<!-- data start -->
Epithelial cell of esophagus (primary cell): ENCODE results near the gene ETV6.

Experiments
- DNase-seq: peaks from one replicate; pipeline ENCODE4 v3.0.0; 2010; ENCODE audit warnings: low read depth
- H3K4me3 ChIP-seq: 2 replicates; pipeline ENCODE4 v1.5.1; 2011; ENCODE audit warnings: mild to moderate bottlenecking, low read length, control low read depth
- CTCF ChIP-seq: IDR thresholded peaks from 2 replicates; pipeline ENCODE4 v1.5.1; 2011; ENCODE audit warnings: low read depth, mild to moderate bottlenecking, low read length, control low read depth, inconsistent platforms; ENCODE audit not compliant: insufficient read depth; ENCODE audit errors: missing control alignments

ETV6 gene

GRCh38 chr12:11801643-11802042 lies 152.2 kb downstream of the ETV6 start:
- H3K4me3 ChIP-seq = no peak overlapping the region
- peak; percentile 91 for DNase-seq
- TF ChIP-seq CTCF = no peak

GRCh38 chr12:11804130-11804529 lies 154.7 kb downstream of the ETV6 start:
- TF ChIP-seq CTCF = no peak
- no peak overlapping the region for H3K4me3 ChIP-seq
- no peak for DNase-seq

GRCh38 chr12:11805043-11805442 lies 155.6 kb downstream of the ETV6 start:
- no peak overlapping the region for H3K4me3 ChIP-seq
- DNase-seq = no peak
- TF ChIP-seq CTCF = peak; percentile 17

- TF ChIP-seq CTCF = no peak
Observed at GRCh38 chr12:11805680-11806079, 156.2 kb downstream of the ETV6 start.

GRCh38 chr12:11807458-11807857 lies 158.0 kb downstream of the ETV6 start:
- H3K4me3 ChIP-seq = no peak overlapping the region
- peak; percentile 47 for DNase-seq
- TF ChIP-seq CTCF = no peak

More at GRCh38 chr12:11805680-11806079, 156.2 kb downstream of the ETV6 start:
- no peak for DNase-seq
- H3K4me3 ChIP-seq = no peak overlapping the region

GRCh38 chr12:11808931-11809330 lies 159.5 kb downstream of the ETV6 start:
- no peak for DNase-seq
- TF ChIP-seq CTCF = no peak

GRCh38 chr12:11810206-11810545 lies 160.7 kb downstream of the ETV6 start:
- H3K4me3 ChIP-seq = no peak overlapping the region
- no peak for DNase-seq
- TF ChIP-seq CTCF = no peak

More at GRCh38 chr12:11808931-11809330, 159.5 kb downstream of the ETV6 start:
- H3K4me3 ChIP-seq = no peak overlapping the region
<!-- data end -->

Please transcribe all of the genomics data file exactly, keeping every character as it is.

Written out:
Epithelial cell of esophagus (primary cell): ENCODE results near the gene ETV6.

Experiments
- DNase-seq: peaks from one replicate; pipeline ENCODE4 v3.0.0; 2010; ENCODE audit warnings: low read depth
- H3K4me3 ChIP-seq: 2 replicates; pipeline ENCODE4 v1.5.1; 2011; ENCODE audit warnings: mild to moderate bottlenecking, low read length, control low read depth
- CTCF ChIP-seq: IDR thresholded peaks from 2 replicates; pipeline ENCODE4 v1.5.1; 2011; ENCODE audit warnings: low read depth, mild to moderate bottlenecking, low read length, control low read depth, inconsistent platforms; ENCODE audit not compliant: insufficient read depth; ENCODE audit errors: missing control alignments

ETV6 gene

GRCh38 chr12:11801643-11802042 lies 152.2 kb downstream of the ETV6 start:
- H3K4me3 ChIP-seq = no peak overlapping the region
- peak; percentile 91 for DNase-seq
- TF ChIP-seq CTCF = no peak

GRCh38 chr12:11804130-11804529 lies 154.7 kb downstream of the ETV6 start:
- TF ChIP-seq CTCF = no peak
- no peak overlapping the region for H3K4me3 ChIP-seq
- no peak for DNase-seq

GRCh38 chr12:11805043-11805442 lies 155.6 kb downstream of the ETV6 start:
- no peak overlapping the region for H3K4me3 ChIP-seq
- DNase-seq = no peak
- TF ChIP-seq CTCF = peak; percentile 17

- TF ChIP-seq CTCF = no peak
Observed at GRCh38 chr12:11805680-11806079, 156.2 kb downstream of the ETV6 start.

GRCh38 chr12:11807458-11807857 lies 158.0 kb downstream of the ETV6 start:
- H3K4me3 ChIP-seq = no peak overlapping the region
- peak; percentile 47 for DNase-seq
- TF ChIP-seq CTCF = no peak

More at GRCh38 chr12:11805680-11806079, 156.2 kb downstream of the ETV6 start:
- no peak for DNase-seq
- H3K4me3 ChIP-seq = no peak overlapping the region

GRCh38 chr12:11808931-11809330 lies 159.5 kb downstream of the ETV6 start:
- no peak for DNase-seq
- TF ChIP-seq CTCF = no peak

GRCh38 chr12:11810206-11810545 lies 160.7 kb downstream of the ETV6 start:
- H3K4me3 ChIP-seq = no peak overlapping the region
- no peak for DNase-seq
- TF ChIP-seq CTCF = no peak

More at GRCh38 chr12:11808931-11809330, 159.5 kb downstream of the ETV6 start:
- H3K4me3 ChIP-seq = no peak overlapping the region